• Potential financial exclusion of certain policyholders: for instance, premiums levied on NAT-CAT prone policyholders may reach unaffordable levels, or cover may not be within the insurer’s risk appetite at all.

  • Increased burden on health insurers from greater heat stress, poorer air quality (possibly resulting in greater incidence of respiratory illnesses such as asthma), increased vector-borne illnesses such as dengue fever and malaria (outside of their normal geographical distribution), together with increased direct casualties from NAT CAT events.

  • Secondary impacts on investments resulting from greater financial market volatility brought about by greater resource scarcity, and the resulting inflationary pressures, socio-economic tension and stressed diplomatic ties. 

For Life Insurers climate change may manifest in the following amongst others: 

  • Increased seasonal mortality (e.g., due to heat waves) possibly net of less severe extreme cold-related deaths in winter.

  • Changes in population demographics and their mortality / morbidity characteristics. This occurs as migration patterns shift to adapt to altered climates and environments.

  • Greater investment uncertainty and potential insufficiency to meet guaranteed returns.

  • Greater accumulation of risk resulting in events of mass loss of life (subject to policy exclusions), inherent to increased NAT CAT activity.

What are the recent strides and regulatory changes that impact insurers with respect to climate change?

Regulatory and industry-wide bodies have already started taking action. Consistent with a global ESG-oriented drive, regulators are now defining expectations of what regulated entities need to factor in when considering climate change risks.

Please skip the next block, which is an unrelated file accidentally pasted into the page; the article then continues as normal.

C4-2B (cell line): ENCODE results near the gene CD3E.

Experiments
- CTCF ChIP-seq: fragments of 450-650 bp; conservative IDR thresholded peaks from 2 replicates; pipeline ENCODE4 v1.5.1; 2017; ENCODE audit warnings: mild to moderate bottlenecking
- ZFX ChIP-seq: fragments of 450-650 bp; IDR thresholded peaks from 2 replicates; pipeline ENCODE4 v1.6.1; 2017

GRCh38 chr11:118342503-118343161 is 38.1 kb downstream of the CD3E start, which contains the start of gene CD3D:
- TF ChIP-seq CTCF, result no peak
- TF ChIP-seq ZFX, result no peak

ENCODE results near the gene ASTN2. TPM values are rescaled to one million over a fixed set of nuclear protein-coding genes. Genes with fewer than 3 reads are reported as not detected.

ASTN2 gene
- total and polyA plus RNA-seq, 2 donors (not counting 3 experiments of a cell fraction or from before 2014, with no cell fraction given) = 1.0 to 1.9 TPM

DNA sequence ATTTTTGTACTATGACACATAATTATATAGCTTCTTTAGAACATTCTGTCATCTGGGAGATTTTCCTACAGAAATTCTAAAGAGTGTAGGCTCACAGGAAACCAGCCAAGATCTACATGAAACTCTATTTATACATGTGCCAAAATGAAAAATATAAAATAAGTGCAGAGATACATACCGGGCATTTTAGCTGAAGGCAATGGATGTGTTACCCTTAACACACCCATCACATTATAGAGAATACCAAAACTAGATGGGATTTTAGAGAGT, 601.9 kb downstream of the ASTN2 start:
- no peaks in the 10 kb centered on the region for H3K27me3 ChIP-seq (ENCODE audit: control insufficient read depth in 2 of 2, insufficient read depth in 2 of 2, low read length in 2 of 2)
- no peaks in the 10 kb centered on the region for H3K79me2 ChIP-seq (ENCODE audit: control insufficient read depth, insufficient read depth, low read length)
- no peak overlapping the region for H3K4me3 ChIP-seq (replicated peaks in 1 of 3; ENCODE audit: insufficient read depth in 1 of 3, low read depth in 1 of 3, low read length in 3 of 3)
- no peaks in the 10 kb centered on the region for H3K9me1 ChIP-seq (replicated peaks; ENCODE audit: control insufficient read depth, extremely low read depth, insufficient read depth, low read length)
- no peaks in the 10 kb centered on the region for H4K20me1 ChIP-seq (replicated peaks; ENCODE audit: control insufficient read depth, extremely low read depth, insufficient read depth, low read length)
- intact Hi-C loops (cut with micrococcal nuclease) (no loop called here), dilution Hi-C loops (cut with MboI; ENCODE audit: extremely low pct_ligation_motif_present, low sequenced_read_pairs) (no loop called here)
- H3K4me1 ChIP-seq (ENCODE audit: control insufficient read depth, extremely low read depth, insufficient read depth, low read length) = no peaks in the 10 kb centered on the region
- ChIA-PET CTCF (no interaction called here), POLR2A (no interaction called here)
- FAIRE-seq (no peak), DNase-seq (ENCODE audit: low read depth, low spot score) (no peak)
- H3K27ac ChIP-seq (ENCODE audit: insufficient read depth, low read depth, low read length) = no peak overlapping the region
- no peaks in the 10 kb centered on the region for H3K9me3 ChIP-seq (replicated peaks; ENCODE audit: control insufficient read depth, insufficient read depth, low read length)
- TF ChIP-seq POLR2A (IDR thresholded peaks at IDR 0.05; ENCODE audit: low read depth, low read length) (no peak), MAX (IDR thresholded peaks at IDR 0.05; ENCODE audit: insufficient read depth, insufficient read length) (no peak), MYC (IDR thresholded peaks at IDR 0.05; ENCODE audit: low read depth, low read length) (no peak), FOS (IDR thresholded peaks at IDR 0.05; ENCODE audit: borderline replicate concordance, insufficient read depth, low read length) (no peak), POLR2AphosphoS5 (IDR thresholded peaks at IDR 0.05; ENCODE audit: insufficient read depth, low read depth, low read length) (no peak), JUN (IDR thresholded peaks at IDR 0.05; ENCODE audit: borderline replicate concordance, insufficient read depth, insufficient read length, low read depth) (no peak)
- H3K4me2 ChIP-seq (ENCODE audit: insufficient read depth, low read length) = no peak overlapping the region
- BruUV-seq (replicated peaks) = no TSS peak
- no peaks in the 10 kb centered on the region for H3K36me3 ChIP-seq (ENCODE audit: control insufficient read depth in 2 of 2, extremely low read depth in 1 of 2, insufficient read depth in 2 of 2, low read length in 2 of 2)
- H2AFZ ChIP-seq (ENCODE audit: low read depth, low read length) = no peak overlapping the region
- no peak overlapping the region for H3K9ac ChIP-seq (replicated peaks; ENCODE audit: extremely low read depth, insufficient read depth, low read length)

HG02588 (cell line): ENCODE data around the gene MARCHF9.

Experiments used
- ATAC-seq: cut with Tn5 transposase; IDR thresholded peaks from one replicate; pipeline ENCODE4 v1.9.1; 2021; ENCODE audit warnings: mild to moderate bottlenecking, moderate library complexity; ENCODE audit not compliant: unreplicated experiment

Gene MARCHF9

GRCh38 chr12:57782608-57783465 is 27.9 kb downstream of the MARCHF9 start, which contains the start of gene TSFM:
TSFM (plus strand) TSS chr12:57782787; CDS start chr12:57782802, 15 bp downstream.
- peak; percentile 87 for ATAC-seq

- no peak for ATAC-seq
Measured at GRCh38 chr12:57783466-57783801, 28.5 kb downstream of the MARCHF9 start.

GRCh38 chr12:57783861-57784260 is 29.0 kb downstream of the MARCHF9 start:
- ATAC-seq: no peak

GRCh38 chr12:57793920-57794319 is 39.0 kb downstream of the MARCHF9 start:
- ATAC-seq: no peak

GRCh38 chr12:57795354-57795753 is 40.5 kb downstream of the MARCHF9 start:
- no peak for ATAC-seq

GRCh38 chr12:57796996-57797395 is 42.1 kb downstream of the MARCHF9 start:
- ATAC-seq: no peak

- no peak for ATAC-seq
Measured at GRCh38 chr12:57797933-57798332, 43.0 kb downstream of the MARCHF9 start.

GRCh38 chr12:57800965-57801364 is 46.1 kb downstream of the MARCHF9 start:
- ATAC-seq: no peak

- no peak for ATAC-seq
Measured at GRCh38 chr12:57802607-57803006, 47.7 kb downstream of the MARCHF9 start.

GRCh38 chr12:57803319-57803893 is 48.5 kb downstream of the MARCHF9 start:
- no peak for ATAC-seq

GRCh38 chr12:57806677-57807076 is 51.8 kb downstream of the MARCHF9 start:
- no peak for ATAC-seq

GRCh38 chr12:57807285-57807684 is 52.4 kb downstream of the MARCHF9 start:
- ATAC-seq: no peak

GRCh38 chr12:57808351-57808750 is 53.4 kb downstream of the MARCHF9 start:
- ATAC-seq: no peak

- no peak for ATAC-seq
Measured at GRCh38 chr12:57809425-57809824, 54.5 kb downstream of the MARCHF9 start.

The European Insurance Regulatory body, EIOPA, has issued guidance in the form of the “Opinion on the supervision of the use of climate change risk scenarios in ORSA” (EIOPA-BoS-21-127) (EIOPA, 2021). This concerns the integration of climate change risks, both in the long- and short-term planning horizons, as part of the entity’s Own Risk and Solvency Assessment (ORSA) process.

EIOPA recommends that particular consideration is given to the three primary risks inherent to climate change that are expected to impact undertakings, that is physical, transition and liability risks.

The Implications of Climate Change for Insurers

EIOPA therefore recommends that the entity amongst other things:

  • Conducts a sufficiently detailed assessment of material climate change risks.

  • Conducts, where appropriate, subject to the materiality of identified risks, “a sufficiently wide” range of stress or scenario analyses, taking into account both short- and long-term outlooks. This is to include at a minimum, two long-term oriented scenarios:
    • A climate change risk scenario where the global temperature increase remains below 2°C, preferably no more than 1.5°C, in line with the EU commitments; and
    • A climate change risk scenario where the global temperature increase exceeds 2°C.
  • Considers the relevant methods and main assumptions used in its assessment and the necessary data requirements to conduct such analyses.

In July 2021 EIOPA issued its “Report on non-life underwriting and pricing in light of climate change” (EIOPA-BoS-21/259) (EIOPA, 2021) concerning the implications of climate change on general insurance premium setting and underwriting risk acceptance.

It acknowledges the potential implications on rate-setting and reinsurance availability, and the sustainability of cover of NAT-CAT exposed business, including potential rate increases and ‘crowding-out’ of certain cover, in view of persistent adverse climate-change related experience.